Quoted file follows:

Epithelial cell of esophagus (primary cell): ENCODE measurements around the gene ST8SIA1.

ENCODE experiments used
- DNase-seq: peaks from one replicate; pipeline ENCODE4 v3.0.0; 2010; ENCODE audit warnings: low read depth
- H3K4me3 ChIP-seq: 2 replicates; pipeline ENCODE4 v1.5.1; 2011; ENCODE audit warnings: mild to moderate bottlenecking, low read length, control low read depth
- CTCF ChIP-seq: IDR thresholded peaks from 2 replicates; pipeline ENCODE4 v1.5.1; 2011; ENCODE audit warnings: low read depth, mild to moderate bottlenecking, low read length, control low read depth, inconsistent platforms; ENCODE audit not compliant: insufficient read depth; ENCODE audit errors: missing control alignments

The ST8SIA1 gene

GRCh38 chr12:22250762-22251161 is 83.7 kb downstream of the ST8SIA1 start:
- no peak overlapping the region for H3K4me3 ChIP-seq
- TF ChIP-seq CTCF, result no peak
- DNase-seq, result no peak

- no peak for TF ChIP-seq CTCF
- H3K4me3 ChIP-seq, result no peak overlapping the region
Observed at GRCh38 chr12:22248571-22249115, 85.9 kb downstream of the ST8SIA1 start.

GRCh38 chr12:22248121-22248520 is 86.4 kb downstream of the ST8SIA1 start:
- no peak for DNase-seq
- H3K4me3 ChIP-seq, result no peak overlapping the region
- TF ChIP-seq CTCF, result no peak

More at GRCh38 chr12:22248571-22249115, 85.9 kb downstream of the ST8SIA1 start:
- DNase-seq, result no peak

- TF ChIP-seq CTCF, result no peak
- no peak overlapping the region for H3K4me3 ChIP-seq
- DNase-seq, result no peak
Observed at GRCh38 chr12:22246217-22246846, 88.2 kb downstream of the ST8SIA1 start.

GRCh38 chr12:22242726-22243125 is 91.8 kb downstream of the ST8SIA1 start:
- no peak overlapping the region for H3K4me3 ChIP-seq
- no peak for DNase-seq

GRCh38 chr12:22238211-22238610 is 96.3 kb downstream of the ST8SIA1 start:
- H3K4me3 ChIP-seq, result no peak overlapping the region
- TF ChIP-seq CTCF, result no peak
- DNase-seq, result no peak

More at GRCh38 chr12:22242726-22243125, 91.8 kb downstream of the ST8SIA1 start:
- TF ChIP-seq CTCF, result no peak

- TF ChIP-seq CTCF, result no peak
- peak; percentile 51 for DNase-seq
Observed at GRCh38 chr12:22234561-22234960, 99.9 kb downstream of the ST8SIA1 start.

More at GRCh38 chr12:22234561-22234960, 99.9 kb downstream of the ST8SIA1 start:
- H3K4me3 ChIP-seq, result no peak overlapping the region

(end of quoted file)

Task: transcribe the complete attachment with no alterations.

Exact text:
Epithelial cell of esophagus (primary cell): ENCODE measurements around the gene ST8SIA1.

ENCODE experiments used
- DNase-seq: peaks from one replicate; pipeline ENCODE4 v3.0.0; 2010; ENCODE audit warnings: low read depth
- H3K4me3 ChIP-seq: 2 replicates; pipeline ENCODE4 v1.5.1; 2011; ENCODE audit warnings: mild to moderate bottlenecking, low read length, control low read depth
- CTCF ChIP-seq: IDR thresholded peaks from 2 replicates; pipeline ENCODE4 v1.5.1; 2011; ENCODE audit warnings: low read depth, mild to moderate bottlenecking, low read length, control low read depth, inconsistent platforms; ENCODE audit not compliant: insufficient read depth; ENCODE audit errors: missing control alignments

The ST8SIA1 gene

GRCh38 chr12:22250762-22251161 is 83.7 kb downstream of the ST8SIA1 start:
- no peak overlapping the region for H3K4me3 ChIP-seq
- TF ChIP-seq CTCF, result no peak
- DNase-seq, result no peak

- no peak for TF ChIP-seq CTCF
- H3K4me3 ChIP-seq, result no peak overlapping the region
Observed at GRCh38 chr12:22248571-22249115, 85.9 kb downstream of the ST8SIA1 start.

GRCh38 chr12:22248121-22248520 is 86.4 kb downstream of the ST8SIA1 start:
- no peak for DNase-seq
- H3K4me3 ChIP-seq, result no peak overlapping the region
- TF ChIP-seq CTCF, result no peak

More at GRCh38 chr12:22248571-22249115, 85.9 kb downstream of the ST8SIA1 start:
- DNase-seq, result no peak

- TF ChIP-seq CTCF, result no peak
- no peak overlapping the region for H3K4me3 ChIP-seq
- DNase-seq, result no peak
Observed at GRCh38 chr12:22246217-22246846, 88.2 kb downstream of the ST8SIA1 start.

GRCh38 chr12:22242726-22243125 is 91.8 kb downstream of the ST8SIA1 start:
- no peak overlapping the region for H3K4me3 ChIP-seq
- no peak for DNase-seq

GRCh38 chr12:22238211-22238610 is 96.3 kb downstream of the ST8SIA1 start:
- H3K4me3 ChIP-seq, result no peak overlapping the region
- TF ChIP-seq CTCF, result no peak
- DNase-seq, result no peak

More at GRCh38 chr12:22242726-22243125, 91.8 kb downstream of the ST8SIA1 start:
- TF ChIP-seq CTCF, result no peak

- TF ChIP-seq CTCF, result no peak
- peak; percentile 51 for DNase-seq
Observed at GRCh38 chr12:22234561-22234960, 99.9 kb downstream of the ST8SIA1 start.

More at GRCh38 chr12:22234561-22234960, 99.9 kb downstream of the ST8SIA1 start:
- H3K4me3 ChIP-seq, result no peak overlapping the region